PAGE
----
Creating an Excel File from User Input

An ASP script can contain a form that is used for collecting user input. Assume that you need to gather information about patients visiting an urgent care center in your town. It's been requested that your data entry/display screen has a web interface. Normally when you collect data on a web page, the information is saved into some sort of a database, like SQL Server or Access. However, your client particularly requested that the data from the input fields be saved directly to an Excel file. Let's see how you can provide this interface.

Even though Excel is primarily a spreadsheet application, because of its layout (rows and columns), it can easily act as a database. It's not recommended to store a lot of records in a spreadsheet, but if the spreadsheet is currently the only container you have for storing the data, why not use it to your advantage? The following example will demonstrate how to use Excel as a database. You will learn here how to query your Excel spreadsheet in order to display data from it on a web page. In addition, you will learn how to take the information entered on a web page and save it to your Excel file. As an additional feature, your application will allow the clearing of existing data in your Excel database.

Step 1: Creating an Excel Spreadsheet File to Act as a Database

1. Open the Excel application and create a new workbook.

2. In cell A1, enter Patient. In cell B1, enter Phone. These labels will serve as headings for your two-field Excel database.

3. Select columns A:B. With columns A and B highlighted, choose Insert | Name | Create. When the Create Names dialog box appears with the Top Row check box selected, click OK. The performed tasks will result in creating two named ranges in your workbook: Patient and Phone. If you open the Define Name dialog box (choose Insert | Name | Define Name), you will see that Patient refers to cells =Sheet1!$A$2:$A$65536, and the Phone range name references cells =Sheet1!$B$2:$B$65536.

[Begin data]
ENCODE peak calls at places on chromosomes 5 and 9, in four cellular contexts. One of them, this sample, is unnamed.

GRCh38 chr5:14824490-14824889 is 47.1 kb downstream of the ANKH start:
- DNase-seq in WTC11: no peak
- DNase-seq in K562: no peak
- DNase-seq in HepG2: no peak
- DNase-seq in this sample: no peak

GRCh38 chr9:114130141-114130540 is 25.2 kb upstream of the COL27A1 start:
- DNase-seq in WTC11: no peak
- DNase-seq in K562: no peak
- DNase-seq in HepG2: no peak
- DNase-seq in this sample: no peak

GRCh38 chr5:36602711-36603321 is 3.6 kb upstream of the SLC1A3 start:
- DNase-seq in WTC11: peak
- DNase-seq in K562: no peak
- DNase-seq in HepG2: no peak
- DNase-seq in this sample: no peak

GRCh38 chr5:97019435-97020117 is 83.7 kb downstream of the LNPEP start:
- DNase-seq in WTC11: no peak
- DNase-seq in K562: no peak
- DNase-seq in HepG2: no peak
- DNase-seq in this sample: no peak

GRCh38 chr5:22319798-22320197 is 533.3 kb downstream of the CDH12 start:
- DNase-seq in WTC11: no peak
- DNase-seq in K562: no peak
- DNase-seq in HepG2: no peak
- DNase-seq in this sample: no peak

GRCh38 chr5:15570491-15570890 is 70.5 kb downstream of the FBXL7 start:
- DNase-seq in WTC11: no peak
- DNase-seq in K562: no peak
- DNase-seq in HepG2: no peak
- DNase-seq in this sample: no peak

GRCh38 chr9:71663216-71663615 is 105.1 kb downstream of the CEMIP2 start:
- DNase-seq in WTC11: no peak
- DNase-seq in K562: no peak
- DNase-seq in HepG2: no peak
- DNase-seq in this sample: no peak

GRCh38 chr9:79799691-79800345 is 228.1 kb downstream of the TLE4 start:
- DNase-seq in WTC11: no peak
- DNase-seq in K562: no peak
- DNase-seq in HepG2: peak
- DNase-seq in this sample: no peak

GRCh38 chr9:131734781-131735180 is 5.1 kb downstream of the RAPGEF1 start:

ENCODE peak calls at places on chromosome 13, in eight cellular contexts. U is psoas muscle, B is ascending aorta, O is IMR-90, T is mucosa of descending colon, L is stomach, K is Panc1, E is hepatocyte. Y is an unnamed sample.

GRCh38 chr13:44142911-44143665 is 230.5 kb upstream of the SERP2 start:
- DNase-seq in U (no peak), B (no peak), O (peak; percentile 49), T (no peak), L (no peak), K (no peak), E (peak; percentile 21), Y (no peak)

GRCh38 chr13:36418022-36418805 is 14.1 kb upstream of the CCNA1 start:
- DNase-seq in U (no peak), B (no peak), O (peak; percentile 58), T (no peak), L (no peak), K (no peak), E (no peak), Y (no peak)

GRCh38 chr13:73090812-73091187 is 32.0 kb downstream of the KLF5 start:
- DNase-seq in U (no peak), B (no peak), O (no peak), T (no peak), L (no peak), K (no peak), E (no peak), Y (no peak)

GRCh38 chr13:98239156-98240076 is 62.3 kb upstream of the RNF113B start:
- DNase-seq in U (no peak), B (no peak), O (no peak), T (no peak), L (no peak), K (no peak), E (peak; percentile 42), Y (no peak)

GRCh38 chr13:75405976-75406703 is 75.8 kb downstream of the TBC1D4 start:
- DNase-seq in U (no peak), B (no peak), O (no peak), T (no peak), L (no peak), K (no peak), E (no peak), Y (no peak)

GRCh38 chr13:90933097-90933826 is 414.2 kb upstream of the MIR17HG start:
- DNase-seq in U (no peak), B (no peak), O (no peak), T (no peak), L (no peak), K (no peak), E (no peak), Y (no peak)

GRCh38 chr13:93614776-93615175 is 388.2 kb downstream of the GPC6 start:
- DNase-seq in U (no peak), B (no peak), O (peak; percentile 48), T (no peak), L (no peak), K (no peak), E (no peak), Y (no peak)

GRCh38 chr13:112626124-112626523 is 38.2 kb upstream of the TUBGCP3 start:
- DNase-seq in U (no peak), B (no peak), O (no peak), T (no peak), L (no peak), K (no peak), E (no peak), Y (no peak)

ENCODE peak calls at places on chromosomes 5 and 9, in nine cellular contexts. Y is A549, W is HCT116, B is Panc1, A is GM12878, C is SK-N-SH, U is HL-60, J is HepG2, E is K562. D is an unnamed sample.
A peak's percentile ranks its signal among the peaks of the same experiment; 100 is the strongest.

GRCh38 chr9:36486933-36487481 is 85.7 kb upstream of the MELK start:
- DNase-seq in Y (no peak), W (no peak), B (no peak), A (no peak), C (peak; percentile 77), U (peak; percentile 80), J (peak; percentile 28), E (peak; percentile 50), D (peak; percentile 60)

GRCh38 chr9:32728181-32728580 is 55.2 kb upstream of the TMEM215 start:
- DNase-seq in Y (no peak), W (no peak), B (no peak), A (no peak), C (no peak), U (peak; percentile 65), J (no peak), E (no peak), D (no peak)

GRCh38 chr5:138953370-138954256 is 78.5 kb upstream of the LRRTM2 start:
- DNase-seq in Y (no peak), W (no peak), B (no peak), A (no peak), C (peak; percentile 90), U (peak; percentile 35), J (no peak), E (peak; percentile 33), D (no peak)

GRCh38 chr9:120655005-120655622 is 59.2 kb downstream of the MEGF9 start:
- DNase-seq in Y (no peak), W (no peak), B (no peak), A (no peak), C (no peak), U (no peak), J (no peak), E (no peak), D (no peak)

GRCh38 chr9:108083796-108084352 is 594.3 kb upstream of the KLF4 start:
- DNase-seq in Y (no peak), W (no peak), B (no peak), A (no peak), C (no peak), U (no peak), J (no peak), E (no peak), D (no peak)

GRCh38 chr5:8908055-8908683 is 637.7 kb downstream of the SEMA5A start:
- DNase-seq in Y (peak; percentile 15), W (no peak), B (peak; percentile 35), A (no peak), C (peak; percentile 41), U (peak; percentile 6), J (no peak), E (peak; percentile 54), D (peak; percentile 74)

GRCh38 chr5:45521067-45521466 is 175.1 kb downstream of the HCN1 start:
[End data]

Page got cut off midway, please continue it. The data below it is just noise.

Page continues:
Define Name

HE 1

Narres in workbook:

Patsent

1 « i

Phone

O05C

Add 1

Delete |

J

Refers to:

)=Sheetl!$A$2;$AÎ65536

1

Defining named ranges in a workbook

Figure 16-33:

Defining named ranges in a workbook

This is all you need for your Excel database.

4. Save your Excel workbook file as C:\ExcelWithASP\WriteTo-Excel.xls. Notice that we are using the same virtual directory as in previous examples.

5. Close the Excel application.

Step 2: Creating an ASP Script to Provide User Interface (Form Input) and Excel Database Operations

1. Open Notepad.

2. Enter the ASP script shown below.

3. Save the ASP file as C:\ExcelWithASP\ExcelEntry.asp.

4. Close Notepad.

ExcelEntry.asp code

' Variable Declarations

Dim con Dim rst Dim strCon Dim strSQL Dim name Dim phone

The ADODB connection object The ADODB recordset object

Variable to hold connection string to Excel database Variable to hold SQL query string to perform the insert Variable to hold patient's name Variable to hold patient's phone

Dim key Dim GoAhead Dim myStr

' Iterator (dummy variable) in the For Each loop

' The flag to indicate whether we can proceed

' Variable to hold the message to display in the

' right-hand side table

' ADODB Constants

Const adOpenKeyset = 1

Const adLockPessimistic = 2

On Error Resume Next name=Request("txtPatientName")

phone=Request("txtPhone")

For Each key In Request.Form If Request.Form(key)= "" Then If key = "txtPatientName" Then

Response.Write "<FONT Color = 'Blue'>Please enter the Patient name.</Font>" Else

Response.Write "<FONT Color = 'Red'>Please enter the Phone number.</Font>" End If goAhead = False Exit For End If GoAhead=True Next

If goAhead = True Then name=Replace(Request("txtPatientName"), , )

If Len(name)<> 0 Or _ Len(phone)<>0 Then Set con = Server.CreateObject("ADODB.Connection") strCon="Provider=Microsoft.Jet.OLEDB.4.0;Data Source=" strCon=strCon & server.MapPath("WriteToExcel.xls") & ";" strCon=strCon & "Extended Properties=Excel 8.0" If Request("cmdSubmit")="Enter Data in Excel" Then strSQL = "INSERT INTO [Sheet1$] (Patient, Phone)"

strSQL = strSQL & " VALUES ('" & name &

strSQL = strSQL & ",'" & Phone & "')" End If With con

.Open strCon

If Request("cmdDelete")<>"Delete Data" Then

.Execute(strSQL) Else set rst = Server.CreateObject("ADODB.Recordset")

rst.Open "Select * from [Sheet1$] Where Patient='" & name & & _

" AND phone ='"& phone & , con, adOpenKeyset, adLockPessimistic rst.fields(0).value = "" rst.fields(1).value = "" rst.Update rst.Close End If End With

If err.Number =3021 Then